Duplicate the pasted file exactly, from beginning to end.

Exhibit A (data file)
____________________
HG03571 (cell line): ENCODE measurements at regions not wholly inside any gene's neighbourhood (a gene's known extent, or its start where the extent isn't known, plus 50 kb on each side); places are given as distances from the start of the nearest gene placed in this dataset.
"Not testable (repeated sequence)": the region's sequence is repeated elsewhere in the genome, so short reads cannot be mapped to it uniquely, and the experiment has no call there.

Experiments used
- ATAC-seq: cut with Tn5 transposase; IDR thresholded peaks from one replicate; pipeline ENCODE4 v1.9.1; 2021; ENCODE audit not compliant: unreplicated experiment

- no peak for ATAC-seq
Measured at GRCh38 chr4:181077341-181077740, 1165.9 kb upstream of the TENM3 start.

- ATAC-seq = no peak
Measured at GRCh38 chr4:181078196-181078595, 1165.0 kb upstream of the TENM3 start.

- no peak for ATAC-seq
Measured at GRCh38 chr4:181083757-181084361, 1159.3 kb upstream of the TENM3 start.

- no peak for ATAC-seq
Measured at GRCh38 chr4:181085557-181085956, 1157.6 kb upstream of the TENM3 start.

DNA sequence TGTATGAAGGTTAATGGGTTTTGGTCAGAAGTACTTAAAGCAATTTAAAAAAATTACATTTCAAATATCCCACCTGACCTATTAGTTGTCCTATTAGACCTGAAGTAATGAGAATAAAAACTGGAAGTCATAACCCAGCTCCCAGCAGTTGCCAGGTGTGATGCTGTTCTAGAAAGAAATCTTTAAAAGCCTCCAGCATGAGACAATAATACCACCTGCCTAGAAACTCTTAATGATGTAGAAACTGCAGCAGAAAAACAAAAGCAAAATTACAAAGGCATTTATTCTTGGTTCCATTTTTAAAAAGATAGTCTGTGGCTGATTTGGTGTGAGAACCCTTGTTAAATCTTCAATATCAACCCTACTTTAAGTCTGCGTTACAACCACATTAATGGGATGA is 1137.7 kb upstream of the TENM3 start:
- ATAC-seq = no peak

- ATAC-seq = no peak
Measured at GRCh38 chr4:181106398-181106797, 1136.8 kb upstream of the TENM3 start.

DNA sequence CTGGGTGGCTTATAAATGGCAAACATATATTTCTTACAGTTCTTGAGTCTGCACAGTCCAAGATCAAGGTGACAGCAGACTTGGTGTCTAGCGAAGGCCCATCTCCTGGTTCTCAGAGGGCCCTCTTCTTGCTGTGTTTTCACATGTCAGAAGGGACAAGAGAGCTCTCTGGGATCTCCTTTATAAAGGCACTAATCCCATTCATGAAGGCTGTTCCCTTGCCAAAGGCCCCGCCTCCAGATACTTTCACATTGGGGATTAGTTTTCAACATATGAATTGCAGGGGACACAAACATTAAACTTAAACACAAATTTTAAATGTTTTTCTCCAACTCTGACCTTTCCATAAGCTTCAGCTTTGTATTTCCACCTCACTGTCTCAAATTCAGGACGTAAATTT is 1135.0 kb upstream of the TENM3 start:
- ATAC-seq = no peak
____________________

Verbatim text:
HG03571 (cell line): ENCODE measurements at regions not wholly inside any gene's neighbourhood (a gene's known extent, or its start where the extent isn't known, plus 50 kb on each side); places are given as distances from the start of the nearest gene placed in this dataset.
"Not testable (repeated sequence)": the region's sequence is repeated elsewhere in the genome, so short reads cannot be mapped to it uniquely, and the experiment has no call there.

Experiments used
- ATAC-seq: cut with Tn5 transposase; IDR thresholded peaks from one replicate; pipeline ENCODE4 v1.9.1; 2021; ENCODE audit not compliant: unreplicated experiment

- no peak for ATAC-seq
Measured at GRCh38 chr4:181077341-181077740, 1165.9 kb upstream of the TENM3 start.

- ATAC-seq = no peak
Measured at GRCh38 chr4:181078196-181078595, 1165.0 kb upstream of the TENM3 start.

- no peak for ATAC-seq
Measured at GRCh38 chr4:181083757-181084361, 1159.3 kb upstream of the TENM3 start.

- no peak for ATAC-seq
Measured at GRCh38 chr4:181085557-181085956, 1157.6 kb upstream of the TENM3 start.

DNA sequence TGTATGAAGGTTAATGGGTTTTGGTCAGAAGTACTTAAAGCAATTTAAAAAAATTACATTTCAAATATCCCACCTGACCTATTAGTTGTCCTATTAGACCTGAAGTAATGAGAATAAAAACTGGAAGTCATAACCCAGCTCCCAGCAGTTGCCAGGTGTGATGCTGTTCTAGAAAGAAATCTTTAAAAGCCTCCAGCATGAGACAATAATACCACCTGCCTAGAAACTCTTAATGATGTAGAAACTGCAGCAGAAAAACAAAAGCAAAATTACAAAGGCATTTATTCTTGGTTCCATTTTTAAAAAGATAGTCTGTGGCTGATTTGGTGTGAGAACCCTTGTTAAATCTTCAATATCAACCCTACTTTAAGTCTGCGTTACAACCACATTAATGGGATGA is 1137.7 kb upstream of the TENM3 start:
- ATAC-seq = no peak

- ATAC-seq = no peak
Measured at GRCh38 chr4:181106398-181106797, 1136.8 kb upstream of the TENM3 start.

DNA sequence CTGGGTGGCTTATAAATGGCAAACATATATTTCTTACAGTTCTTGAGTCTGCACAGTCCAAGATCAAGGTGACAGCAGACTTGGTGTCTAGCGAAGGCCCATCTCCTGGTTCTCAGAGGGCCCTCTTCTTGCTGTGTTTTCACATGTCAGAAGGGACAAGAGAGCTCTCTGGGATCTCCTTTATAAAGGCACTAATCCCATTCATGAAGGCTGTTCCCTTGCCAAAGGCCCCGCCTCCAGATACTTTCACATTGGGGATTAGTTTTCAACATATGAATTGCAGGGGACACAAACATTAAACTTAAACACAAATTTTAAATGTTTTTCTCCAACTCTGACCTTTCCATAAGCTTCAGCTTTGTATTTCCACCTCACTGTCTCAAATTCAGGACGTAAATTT is 1135.0 kb upstream of the TENM3 start:
- ATAC-seq = no peak